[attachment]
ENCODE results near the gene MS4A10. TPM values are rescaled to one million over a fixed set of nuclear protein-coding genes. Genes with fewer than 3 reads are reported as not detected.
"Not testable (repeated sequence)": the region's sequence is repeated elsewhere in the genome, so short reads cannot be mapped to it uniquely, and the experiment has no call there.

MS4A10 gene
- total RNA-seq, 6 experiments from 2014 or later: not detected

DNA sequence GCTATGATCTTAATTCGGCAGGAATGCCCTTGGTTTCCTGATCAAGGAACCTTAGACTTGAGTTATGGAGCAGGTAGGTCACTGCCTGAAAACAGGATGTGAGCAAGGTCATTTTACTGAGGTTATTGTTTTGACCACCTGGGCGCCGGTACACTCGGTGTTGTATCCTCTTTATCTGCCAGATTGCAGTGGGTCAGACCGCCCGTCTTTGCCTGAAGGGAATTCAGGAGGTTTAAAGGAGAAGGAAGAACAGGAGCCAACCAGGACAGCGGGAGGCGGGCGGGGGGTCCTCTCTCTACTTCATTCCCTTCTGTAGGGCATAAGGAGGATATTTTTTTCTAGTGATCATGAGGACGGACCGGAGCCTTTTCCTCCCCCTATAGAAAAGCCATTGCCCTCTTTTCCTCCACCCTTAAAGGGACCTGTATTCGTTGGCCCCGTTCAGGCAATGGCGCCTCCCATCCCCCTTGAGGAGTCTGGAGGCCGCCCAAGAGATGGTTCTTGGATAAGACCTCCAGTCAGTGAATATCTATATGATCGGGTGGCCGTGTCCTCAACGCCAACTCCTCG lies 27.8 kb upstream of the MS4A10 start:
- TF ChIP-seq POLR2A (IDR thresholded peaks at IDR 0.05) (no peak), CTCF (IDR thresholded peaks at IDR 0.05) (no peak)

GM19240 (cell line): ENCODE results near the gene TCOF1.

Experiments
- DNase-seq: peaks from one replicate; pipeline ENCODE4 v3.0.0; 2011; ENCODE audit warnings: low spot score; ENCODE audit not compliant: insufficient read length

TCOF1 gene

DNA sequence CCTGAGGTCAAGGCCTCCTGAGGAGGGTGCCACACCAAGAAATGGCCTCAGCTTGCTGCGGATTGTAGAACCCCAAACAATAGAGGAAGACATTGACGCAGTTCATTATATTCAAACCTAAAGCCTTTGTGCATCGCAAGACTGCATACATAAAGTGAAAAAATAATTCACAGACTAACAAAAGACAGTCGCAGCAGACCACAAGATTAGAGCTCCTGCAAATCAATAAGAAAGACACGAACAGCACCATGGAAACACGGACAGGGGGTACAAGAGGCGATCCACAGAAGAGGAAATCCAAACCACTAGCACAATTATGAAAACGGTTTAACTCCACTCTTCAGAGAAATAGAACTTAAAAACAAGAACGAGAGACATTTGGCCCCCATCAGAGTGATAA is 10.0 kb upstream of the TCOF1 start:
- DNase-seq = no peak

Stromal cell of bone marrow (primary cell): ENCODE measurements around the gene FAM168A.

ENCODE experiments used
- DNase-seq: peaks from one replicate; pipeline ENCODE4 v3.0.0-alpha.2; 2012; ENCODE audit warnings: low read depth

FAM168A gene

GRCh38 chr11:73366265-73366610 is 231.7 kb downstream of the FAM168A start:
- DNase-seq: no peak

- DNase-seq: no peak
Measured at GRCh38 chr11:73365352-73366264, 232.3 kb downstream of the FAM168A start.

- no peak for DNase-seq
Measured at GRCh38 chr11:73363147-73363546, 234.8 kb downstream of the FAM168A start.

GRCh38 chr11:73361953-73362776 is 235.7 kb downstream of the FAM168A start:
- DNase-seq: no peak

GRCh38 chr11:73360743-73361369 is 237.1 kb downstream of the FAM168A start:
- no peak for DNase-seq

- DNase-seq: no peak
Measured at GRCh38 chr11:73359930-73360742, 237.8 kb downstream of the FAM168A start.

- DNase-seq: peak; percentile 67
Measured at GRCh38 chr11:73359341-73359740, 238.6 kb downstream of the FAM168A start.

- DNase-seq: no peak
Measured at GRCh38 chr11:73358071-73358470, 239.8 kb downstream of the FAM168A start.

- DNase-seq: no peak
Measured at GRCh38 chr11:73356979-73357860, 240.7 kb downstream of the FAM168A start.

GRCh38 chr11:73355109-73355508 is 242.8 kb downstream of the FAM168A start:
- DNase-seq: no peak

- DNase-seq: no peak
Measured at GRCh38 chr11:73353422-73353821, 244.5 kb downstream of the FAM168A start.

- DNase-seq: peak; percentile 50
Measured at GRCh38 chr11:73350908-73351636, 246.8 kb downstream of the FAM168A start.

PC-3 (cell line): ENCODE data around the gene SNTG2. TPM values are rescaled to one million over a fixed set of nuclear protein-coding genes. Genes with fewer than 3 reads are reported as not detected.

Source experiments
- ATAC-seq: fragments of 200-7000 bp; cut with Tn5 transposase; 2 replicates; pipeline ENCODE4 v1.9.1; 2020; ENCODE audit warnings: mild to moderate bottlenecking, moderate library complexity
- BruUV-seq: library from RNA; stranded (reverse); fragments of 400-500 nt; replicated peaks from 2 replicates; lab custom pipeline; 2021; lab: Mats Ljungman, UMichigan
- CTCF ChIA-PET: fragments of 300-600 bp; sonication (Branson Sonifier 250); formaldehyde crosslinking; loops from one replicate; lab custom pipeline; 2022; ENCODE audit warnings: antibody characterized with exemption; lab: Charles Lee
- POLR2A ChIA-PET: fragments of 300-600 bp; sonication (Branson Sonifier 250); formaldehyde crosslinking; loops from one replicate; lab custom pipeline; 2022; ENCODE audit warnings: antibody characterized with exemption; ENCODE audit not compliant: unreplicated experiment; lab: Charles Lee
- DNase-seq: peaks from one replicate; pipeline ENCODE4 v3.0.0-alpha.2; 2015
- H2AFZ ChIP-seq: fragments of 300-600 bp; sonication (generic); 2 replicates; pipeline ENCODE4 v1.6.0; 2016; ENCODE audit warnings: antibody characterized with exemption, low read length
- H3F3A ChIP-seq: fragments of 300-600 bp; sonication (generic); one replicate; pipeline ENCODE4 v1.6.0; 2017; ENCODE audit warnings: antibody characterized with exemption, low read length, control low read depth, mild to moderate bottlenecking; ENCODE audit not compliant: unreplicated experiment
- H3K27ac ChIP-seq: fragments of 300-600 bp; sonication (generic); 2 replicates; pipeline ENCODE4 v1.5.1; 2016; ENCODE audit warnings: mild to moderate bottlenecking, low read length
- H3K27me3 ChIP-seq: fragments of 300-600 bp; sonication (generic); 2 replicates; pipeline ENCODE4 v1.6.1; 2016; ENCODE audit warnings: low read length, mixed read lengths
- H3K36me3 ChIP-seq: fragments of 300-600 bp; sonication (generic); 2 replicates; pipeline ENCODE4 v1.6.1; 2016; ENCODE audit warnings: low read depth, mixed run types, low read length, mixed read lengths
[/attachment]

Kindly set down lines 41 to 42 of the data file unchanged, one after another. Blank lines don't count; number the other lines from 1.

PC-3 (cell line): ENCODE data around the gene SNTG2. TPM values are rescaled to one million over a fixed set of nuclear protein-coding genes. Genes with fewer than 3 reads are reported as not detected.

Source experiments